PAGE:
This post makes up the second part of Making a Squeegee for Print Screen – The Blade post. Remember that silkscreen and print screen refer to the same printing technique. Silkscreen is the term applied to the time when the silkscreen mesh was actually silk, between the 18th century and the first half of the 20th century. Print screen is the term applied from the time when the mesh ceased to be made of silk and started to be synthetically manufactured with the discovery of nylon, at the end of the 19th century. But both terms are still used, regardless of its mesh origin, perhaps the silkscreen is more used in manual technique and the print screen in mechanized model like the industrial screen printing. But to differentiate the artistic from the non-artistic there is still the term serigraphy, created by the American National Serigraphy Society, in 1940. You can read more about it in the History of Screen Printing post.
So, to make the squeegee manually, we will then opt to produce a very simple handle in pine wood and apply polyurethane rubber of 70A or medium hardness, with a straight profile, which should be purchased in a specialized shop. This rubber is generally supplied in small rolls, 1 to 4 metres long and 3.5 to 5 cm wide, at a cost of around 18 € (plus shipping) per metre.
The length of the squeegee is determined by the print area, and should extend beyond the limits of the matrix (stencil), which in turn should not go beyond 60% of the total screen area. For a 30X40 cm size screen, for example, the squeegee can have a maximum length of 30 cm, since in this case the matrix should always be smaller than 18X24 cm.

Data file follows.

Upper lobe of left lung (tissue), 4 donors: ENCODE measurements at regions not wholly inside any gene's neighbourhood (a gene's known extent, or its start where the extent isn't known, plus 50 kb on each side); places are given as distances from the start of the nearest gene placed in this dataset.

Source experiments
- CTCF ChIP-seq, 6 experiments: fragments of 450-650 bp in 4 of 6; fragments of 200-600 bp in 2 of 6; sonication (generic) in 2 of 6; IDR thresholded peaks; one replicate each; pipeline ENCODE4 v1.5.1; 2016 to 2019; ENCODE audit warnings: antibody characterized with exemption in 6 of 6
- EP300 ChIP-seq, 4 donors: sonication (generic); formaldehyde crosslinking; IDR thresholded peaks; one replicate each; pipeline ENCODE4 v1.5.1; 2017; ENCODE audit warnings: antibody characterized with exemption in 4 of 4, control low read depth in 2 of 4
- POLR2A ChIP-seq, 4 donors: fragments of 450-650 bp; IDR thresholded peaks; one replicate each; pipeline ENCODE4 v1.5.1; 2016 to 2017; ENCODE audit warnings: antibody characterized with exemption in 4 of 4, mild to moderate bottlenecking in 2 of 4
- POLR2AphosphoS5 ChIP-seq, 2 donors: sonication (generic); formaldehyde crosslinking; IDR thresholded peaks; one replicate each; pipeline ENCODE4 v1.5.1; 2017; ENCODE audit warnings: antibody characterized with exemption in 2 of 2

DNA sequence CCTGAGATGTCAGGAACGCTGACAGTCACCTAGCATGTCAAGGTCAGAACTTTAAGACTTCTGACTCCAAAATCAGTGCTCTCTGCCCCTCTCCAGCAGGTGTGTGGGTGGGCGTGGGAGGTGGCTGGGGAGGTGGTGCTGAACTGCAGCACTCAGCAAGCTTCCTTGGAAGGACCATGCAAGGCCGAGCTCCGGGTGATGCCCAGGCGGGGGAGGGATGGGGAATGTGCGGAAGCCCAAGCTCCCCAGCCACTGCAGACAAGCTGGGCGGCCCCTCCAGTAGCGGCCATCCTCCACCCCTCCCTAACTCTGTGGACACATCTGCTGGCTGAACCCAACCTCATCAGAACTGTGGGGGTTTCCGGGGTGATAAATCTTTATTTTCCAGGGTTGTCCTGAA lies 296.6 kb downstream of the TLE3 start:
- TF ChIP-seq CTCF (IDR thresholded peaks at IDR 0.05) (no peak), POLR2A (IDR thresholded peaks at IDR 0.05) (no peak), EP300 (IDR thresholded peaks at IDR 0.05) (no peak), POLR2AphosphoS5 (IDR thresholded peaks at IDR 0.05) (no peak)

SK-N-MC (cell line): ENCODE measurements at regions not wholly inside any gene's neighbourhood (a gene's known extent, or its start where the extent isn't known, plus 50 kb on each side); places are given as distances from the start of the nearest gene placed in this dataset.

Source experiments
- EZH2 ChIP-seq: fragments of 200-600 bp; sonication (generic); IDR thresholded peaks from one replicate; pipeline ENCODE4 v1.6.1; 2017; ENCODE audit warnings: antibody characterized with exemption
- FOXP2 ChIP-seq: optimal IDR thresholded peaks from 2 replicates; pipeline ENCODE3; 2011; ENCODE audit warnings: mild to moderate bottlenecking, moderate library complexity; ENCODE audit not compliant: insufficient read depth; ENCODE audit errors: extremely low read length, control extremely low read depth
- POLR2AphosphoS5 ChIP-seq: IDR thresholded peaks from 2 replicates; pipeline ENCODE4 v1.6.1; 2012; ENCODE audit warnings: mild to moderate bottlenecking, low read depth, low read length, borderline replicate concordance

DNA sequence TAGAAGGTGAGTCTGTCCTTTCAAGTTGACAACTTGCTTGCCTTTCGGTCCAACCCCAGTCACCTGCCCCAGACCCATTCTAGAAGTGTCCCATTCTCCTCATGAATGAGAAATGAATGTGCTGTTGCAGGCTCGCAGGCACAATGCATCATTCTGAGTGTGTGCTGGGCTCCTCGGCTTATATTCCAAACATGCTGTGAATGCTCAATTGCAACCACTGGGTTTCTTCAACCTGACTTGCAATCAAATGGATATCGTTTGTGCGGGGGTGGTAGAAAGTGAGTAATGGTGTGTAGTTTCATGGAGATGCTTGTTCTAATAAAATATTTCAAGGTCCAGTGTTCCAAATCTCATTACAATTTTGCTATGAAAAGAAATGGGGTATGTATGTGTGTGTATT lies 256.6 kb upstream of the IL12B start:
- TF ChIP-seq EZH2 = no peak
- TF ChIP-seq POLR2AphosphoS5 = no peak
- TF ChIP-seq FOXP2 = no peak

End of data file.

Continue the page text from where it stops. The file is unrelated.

Cut a piece of pine wood about 20 cm long, 8 to 10 cm high and 2 to 2.5 cm thick; Round off the edges of the top for more comfortable handling; Make a groove in the base, about 1.5 cm deep and wide to fit 0.7 to 0.9 cm thick (depending on the thickness of the rubber purchased). You may bevel or round the edges of the base if you prefer. Cut the rubber to the size of the squeegee, insert it into the groove and fix it using water-resistant contact glue and staples, nails or screws (using screws with nuts makes it easier to replace the rubber).
Making a Squeegee for Silkscreen
The squeegees should be cleaned as soon as any printing job is finished and stored in a clean, dry place, with a certain slope so that the blade does not come into contact; a shelf of sloping shelves can be improvised or they can simply be placed aligned with the blade facing upwards.
Sharpening the squeegee
The squeegees should also be sharpened when necessary. A simple method is to construct a sharpener using two pieces of wood joined at right angles, one of which is lined with very fine sandpaper; put the handle of the squeegee against the side wood and slide it along the sandpaper until it is polished enough to reaffirm the rubber edges.
Nail the sharpener to a table to keep it firmly fixed and hold the squeegee firmly during sharpening; make sure the movement is made at a perfect right angle.
You can resort to even simpler ways of making a squeegee, after all you just need to find a way to spread and press the ink onto the canvas in order to print on the substrate and get the desired result. It all depends on your goal, whether a more professional job or just an experiment, whether a demanding job with detail and colours, whether a one-off job or a job of quantity and continuity.
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